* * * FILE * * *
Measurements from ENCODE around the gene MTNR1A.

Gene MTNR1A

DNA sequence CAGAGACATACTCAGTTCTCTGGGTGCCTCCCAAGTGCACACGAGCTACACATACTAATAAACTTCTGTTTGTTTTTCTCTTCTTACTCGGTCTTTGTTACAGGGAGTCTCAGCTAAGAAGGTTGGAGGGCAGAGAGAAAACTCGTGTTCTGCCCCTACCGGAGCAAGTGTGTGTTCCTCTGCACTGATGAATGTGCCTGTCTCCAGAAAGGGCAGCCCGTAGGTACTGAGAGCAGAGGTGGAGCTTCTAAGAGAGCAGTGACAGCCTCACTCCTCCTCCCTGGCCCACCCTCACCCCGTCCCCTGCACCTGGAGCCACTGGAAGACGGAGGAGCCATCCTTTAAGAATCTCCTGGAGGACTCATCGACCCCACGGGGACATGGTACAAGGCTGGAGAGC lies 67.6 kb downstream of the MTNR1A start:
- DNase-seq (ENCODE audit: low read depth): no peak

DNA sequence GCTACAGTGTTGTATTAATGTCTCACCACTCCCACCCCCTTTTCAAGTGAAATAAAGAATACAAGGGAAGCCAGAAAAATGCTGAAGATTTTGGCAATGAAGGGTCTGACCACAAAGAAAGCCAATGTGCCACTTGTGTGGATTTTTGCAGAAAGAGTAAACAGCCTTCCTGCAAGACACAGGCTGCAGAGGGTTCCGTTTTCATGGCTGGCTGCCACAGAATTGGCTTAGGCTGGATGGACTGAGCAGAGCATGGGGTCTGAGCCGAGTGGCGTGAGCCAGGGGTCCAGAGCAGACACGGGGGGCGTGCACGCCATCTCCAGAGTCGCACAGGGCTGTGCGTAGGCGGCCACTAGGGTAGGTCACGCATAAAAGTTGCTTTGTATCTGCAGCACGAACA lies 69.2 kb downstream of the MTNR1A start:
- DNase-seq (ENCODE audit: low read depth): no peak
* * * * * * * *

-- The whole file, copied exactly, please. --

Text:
Measurements from ENCODE around the gene MTNR1A.

Gene MTNR1A

DNA sequence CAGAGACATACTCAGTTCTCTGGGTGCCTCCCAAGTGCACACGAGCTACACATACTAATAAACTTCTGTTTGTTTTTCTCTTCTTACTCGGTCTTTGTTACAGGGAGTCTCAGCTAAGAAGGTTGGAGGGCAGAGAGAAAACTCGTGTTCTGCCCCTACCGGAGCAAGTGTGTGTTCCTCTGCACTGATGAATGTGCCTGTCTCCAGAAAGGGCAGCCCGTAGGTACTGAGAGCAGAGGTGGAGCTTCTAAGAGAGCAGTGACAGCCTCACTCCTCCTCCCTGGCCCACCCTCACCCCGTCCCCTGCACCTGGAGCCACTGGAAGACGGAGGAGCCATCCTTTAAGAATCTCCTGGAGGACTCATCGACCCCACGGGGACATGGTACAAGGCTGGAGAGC lies 67.6 kb downstream of the MTNR1A start:
- DNase-seq (ENCODE audit: low read depth): no peak

DNA sequence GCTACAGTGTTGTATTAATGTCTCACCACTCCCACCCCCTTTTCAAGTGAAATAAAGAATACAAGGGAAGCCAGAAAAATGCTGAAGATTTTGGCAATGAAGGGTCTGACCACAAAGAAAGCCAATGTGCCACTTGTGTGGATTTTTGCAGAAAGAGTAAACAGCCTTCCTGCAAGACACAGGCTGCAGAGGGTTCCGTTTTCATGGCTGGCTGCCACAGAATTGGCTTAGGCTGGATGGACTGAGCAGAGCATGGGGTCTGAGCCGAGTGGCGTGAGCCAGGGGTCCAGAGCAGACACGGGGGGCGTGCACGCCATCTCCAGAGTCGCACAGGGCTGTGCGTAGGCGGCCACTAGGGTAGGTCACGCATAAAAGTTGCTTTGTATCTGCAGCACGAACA lies 69.2 kb downstream of the MTNR1A start:
- DNase-seq (ENCODE audit: low read depth): no peak